IPCC Fourth Assessment Report: Climate Change 2007
Climate Change 2007: Working Group III: Mitigation of Climate Change

11.3.3 Studies of interactions between energy supply and demand

This section looks at literature dealing specifically with the modelling of interactions between energy supply and demand. It first considers the carbon content of electricity, a crucial feature of the cross-sectoral aggregation of potentials discussed above, and then the effect of mitigation on energy prices. The studies emphasize the dependence of mitigation potentials from end-use electricity savings on the generation mix. The carbon content of electricity

As discussed above, there are many interactions between CO2 mitigation measures in the demand and supply of energy. Particularly in the case of electricity, consumers are unaware of the types and volumes of primary energy required for generating electricity. The electricity producer determines the power generation mix, which depends on the load characteristics. The CO2 mitigation measures not only affect the generation mix (supply side) through the load characteristics. They are also influenced by the price.

Iwafune et al. (2001a; 2001b; 2001c), and Kraines et al. (2001) discuss the effects of the interactions between electricity supply and demand sectors in the Virtual Tokyo model. Demand-side options and supply-side options are considered simultaneously, with changes in the optimal mix in power generation reflecting changes in the load profile caused by the introductions of demand-side options such as the enhanced insulation of buildings and installation of photovoltaic (PV) modules on rooftops. The economic indicators used for demand-side behaviours are investment pay-back time and marginal CO2 abatement cost. Typical results of Iwafune et al. (2001a) are that the introduction of demand-side measures reduces electricity demand in Tokyo by 3.5%, reducing CO2 emissions from power supply by 7.6%. The CO2 emission intensity of the reduced electricity demand is more than two times higher than the average CO2 intensity of electricity supply because reductions in electricity demands caused by the saving of building energy demand and/or the installation of PV modules occur mainly in daytime when more carbon-intensive fuels are used. A similar ‘wedge’ – in this case between the average carbon intensity of electricity supply and the carbon value of electricity savings – was found, in the UK system, to depend upon the price of EU ETS allowances, with high ETS prices increasing the carbon value of end-use savings by around 40% as coal is pushed to the margin of power generation (Grubb and Wilde, 2005).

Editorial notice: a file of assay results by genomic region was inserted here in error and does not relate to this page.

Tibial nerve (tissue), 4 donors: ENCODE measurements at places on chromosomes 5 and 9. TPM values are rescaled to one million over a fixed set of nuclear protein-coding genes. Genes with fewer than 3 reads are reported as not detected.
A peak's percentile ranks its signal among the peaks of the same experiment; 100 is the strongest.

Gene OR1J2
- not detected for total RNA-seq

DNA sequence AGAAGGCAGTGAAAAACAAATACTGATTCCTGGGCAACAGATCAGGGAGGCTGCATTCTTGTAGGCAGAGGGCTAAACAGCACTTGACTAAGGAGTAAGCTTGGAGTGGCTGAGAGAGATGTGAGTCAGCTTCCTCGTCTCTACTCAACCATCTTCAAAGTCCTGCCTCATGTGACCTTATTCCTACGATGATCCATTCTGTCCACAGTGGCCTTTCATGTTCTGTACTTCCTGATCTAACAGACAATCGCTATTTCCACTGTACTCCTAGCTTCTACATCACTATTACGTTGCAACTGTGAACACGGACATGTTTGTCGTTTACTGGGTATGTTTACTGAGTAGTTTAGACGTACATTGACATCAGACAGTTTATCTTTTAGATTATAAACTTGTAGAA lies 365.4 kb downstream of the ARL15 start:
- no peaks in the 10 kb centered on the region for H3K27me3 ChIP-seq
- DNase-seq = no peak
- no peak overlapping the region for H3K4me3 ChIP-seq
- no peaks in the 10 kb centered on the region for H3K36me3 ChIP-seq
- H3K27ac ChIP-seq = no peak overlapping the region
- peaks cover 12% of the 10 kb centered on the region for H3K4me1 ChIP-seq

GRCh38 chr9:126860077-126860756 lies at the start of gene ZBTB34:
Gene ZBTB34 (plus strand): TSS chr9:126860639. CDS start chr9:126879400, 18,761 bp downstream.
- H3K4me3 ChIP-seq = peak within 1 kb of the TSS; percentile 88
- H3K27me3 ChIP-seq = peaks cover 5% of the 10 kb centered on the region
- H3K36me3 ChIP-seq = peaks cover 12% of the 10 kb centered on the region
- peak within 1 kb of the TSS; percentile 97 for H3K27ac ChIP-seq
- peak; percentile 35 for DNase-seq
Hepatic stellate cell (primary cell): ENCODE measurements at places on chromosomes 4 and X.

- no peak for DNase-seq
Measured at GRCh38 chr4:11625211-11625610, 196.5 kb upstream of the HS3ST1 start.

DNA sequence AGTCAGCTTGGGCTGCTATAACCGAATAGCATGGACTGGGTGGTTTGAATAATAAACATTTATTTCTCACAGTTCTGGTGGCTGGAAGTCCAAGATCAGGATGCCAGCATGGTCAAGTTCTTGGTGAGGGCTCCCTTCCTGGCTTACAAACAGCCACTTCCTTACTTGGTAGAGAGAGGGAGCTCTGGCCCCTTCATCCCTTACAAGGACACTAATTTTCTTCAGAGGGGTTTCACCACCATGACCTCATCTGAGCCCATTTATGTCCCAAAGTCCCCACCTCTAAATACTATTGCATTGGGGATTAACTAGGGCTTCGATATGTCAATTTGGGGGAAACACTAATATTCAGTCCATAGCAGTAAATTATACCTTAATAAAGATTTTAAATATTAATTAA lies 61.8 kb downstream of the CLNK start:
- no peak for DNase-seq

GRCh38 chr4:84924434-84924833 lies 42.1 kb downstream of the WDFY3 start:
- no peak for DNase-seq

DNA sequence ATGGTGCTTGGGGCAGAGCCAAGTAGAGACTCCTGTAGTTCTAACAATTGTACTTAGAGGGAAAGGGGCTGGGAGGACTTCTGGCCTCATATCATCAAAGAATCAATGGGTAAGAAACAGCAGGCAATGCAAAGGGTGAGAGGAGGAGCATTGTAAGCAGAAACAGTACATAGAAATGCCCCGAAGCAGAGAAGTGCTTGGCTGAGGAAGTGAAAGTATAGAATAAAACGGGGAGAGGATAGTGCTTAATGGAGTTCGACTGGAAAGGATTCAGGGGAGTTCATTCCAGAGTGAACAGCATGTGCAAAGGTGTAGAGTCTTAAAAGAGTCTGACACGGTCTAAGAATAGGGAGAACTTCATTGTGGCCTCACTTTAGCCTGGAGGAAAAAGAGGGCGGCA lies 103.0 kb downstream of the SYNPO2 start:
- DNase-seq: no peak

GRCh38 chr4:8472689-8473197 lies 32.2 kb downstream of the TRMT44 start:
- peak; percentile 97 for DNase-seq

Komiyama et al. (2003) evaluate the total system effect in terms of CO2 emission reduction by introducing co-generation (CHP, combined heat and power) in residential and commercial sectors, using a long-term optimal generation-mix model to allow for the indirect effects on CO2 emissions from power generation. In a standard scenario, where the first technology to be substituted is oil-fired power, followed later by LNG CC and IGCC, the installation of CHP reduces CO2 emission in the total system. However, in a different scenario, the CO2 reduction effect of CHP introduction may be substantially lower. For example, the effect is negligible when highly efficient CCGTs (combined cycle gas turbines) are dominant at baseline and replaced by CHP. Furthermore, in the albeit unlikely case of nuclear power being competitive at baseline but replaced by CHP, the total CO2 emission from the energy system increases with CHP installation. These results suggest that the CO2 reduction potential associated with the introduction of CHP should be evaluated with caution.